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Muzzle Flash Photography | SCAR 17S Heavy
In this post, Ill describe how to get this and other muzzle flash type shots:
So I have been doing a lot of shooting recently and last night my friend Brandon and I thought it would be cool to get a shot of a gun firing, in this case an FN SCAR 17S (Heavy), which is really a fun gun to shoot. Wow…amazing little recoil. If you were going to have to choose & rely on one singe rifle, there is a really good argument that it should be the SCAR 17S. Fires a 7.62 Nato Round (.308 Winchester) and has great reach (~800 yards in the hands of a skilled shooter).
For optics I went with the EO Tech Holographic Sight in the front with a 3x "Flip to the Side" Magnifier in the back.
Due to safety rules however, its just a flat out bad idea to stand in front of any firearm for the sake of photography, DO NOT EVER DO THIS.
Instead use a tripod and timer or a remote trigger.
This technique could also work with lightning:
Here is the set up:
1. Compose you shot on a tripod, go to manual focus using live view so you know exactly where the camera will be focused on and not change.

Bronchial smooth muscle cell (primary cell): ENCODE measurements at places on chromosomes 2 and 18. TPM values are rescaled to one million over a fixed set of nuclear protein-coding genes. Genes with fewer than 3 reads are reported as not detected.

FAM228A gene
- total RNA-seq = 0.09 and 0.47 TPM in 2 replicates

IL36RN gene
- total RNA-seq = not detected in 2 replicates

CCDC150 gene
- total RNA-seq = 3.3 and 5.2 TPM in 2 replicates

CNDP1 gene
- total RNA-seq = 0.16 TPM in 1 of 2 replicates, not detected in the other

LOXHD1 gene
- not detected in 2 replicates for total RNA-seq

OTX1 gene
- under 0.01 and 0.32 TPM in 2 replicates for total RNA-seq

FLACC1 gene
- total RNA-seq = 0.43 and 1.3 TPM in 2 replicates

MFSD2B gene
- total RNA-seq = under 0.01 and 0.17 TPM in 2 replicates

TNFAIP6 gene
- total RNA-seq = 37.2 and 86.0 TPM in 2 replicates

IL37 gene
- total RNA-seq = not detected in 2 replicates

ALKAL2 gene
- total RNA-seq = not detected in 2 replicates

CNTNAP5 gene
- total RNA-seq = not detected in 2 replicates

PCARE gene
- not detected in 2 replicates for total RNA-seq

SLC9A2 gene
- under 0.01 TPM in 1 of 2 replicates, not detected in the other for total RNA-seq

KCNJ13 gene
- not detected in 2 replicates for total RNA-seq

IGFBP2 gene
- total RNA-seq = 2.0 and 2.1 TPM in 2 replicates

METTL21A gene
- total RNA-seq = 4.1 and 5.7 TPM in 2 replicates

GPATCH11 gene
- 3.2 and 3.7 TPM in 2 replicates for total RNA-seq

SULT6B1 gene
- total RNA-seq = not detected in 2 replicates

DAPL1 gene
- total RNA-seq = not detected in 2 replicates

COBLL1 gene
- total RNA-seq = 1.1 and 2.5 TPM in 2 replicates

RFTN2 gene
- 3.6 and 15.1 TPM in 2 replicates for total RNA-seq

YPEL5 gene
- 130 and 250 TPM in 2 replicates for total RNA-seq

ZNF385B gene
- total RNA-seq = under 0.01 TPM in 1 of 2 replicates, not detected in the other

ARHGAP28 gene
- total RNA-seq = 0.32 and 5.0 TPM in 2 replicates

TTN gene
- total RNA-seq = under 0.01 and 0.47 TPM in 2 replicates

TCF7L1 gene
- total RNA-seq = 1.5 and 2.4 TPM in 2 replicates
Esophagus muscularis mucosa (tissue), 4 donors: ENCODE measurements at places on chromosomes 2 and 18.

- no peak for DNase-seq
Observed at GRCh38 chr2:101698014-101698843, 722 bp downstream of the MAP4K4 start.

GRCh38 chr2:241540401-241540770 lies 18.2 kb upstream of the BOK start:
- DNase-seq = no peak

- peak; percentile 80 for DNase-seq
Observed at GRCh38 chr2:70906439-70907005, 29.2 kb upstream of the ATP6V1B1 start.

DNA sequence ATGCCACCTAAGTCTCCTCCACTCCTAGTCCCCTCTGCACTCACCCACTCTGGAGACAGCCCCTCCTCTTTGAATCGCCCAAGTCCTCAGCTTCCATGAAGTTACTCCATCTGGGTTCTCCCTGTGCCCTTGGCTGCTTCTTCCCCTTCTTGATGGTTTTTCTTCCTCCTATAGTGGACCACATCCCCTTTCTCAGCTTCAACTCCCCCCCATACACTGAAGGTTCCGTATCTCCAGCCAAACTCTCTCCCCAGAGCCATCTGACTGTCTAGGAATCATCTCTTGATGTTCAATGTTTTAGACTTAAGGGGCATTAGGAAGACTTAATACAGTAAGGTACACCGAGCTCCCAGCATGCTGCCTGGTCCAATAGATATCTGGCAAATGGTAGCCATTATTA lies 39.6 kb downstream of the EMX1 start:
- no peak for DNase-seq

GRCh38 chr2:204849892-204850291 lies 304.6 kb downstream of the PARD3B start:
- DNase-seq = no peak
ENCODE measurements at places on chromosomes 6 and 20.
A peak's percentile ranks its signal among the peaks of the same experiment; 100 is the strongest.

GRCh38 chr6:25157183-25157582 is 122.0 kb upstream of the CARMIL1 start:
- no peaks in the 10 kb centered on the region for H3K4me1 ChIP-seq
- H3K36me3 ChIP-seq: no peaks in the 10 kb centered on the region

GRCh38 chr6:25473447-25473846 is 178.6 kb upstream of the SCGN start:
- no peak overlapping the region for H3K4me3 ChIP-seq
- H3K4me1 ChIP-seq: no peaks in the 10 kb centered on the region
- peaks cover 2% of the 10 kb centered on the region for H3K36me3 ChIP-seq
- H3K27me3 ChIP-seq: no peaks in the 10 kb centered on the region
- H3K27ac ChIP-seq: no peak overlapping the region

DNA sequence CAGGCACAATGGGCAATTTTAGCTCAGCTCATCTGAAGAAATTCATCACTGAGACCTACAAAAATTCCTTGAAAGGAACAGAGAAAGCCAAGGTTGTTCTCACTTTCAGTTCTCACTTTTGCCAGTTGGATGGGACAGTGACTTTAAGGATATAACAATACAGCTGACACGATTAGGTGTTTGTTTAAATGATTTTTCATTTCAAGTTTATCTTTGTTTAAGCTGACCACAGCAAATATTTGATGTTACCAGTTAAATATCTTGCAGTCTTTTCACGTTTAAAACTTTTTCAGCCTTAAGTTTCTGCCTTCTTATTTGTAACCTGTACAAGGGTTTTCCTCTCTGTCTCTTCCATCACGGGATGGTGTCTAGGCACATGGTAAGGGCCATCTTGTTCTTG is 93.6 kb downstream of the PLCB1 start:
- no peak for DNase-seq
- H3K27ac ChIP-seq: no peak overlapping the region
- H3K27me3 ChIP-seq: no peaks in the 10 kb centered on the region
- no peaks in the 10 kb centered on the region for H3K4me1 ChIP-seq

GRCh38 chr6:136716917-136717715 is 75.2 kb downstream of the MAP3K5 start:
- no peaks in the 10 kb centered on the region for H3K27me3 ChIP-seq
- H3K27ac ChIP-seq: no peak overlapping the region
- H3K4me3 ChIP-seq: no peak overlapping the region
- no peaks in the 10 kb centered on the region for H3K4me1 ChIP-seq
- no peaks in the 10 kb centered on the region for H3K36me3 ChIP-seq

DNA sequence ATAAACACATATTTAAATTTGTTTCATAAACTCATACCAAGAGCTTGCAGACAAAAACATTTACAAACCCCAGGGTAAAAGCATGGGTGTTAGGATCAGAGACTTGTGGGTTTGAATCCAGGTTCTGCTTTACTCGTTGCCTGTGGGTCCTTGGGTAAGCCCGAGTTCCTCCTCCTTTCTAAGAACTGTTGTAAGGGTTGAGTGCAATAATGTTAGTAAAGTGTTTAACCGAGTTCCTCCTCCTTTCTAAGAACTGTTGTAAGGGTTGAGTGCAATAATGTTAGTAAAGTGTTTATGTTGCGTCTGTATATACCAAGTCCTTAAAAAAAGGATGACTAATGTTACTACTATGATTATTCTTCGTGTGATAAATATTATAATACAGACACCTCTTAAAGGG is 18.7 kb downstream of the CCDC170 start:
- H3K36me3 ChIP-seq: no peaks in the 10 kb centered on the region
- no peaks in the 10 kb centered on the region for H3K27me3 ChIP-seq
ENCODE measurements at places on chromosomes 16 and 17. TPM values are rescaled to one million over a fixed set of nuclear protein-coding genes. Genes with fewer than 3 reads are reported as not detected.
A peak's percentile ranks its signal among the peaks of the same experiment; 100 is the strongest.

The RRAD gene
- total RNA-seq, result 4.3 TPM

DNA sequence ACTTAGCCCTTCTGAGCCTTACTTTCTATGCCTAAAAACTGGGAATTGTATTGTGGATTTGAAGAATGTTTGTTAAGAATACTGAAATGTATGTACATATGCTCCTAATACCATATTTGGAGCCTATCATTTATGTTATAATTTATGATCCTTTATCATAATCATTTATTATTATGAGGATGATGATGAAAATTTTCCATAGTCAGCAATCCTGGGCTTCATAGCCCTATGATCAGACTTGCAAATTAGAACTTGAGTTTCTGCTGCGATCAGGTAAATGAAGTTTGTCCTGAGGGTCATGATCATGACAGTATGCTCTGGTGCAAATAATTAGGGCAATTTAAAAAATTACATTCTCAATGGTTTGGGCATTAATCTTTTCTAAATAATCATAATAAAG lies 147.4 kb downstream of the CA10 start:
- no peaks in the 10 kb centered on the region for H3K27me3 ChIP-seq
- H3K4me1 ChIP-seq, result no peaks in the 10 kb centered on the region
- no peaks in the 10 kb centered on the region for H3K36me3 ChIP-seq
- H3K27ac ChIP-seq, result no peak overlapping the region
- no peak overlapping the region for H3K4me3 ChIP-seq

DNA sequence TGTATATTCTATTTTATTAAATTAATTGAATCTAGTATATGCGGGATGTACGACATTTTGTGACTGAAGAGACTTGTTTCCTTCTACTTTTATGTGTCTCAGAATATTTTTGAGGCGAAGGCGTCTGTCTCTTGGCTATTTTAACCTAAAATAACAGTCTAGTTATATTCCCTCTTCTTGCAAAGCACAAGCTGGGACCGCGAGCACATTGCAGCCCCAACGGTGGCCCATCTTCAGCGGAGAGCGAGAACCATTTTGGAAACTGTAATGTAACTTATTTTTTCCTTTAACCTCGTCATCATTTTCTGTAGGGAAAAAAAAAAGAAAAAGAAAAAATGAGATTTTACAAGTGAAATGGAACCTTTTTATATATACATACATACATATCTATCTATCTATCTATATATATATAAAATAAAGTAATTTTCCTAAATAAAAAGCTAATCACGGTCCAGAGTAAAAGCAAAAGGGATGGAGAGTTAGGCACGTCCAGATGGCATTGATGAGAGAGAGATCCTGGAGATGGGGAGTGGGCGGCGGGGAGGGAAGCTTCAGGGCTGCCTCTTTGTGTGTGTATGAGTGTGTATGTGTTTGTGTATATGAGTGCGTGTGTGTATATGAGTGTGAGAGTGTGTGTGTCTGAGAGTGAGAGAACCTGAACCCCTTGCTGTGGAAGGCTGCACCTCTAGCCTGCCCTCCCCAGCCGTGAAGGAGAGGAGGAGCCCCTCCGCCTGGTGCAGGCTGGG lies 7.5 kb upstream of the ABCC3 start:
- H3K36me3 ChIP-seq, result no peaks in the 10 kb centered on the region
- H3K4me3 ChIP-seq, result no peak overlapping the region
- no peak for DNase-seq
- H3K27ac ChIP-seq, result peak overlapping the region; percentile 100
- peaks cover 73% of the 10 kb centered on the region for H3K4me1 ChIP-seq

2. Using a remote or timer, take a test shot. Its pretty much impossible to try to take a fast shutter speed image to capture the action, (yes you could get lucky), it is better to go with a longer shutter speed, say 2-5 seconds. If you are using a timer, you will see the red light on the camera you know when the exposure is occurring.
3. Once the shutter opens fire the weapon downrange.
4. Inspect the results and tweak as needed.
For the plain muzzle flash shot, f3.5, 2" ISO 400 was perfect, I was shooting this on a Canon 5Diii
with a Canon 70-200 2.8 IS L
I shot with both RAW and JPEG, because I wasn't sure how far I would bump up the ISO.
Here is a good example of a muzzle flash:
We decided to take this process a step further, and go for portrait shots, with a muzzle flash.
I pulled the composition back, again in live view. We didn't have much light, so we used an iPhone to dial the focus in, repeated the shot:
Needed some fill light, and not having a flash, we decided to use a smart phone's LED light (essentially painting with light):
Make sure your subject does not move when you are painting him in with the LED.
- Manual Zoom Focusing is covered on every live view lesson of each of my Canon & Nikon camera training videos
- Painting with Light is covered specifically in: Advanced Photography Techniques Download